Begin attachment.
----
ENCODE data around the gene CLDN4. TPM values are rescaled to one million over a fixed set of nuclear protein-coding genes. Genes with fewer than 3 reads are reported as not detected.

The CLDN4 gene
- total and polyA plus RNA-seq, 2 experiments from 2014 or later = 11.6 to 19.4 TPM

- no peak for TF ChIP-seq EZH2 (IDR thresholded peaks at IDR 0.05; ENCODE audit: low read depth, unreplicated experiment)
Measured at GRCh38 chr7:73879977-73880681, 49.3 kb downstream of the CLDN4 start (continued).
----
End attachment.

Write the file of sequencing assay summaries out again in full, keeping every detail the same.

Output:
ENCODE data around the gene CLDN4. TPM values are rescaled to one million over a fixed set of nuclear protein-coding genes. Genes with fewer than 3 reads are reported as not detected.

The CLDN4 gene
- total and polyA plus RNA-seq, 2 experiments from 2014 or later = 11.6 to 19.4 TPM

- no peak for TF ChIP-seq EZH2 (IDR thresholded peaks at IDR 0.05; ENCODE audit: low read depth, unreplicated experiment)
Measured at GRCh38 chr7:73879977-73880681, 49.3 kb downstream of the CLDN4 start (continued).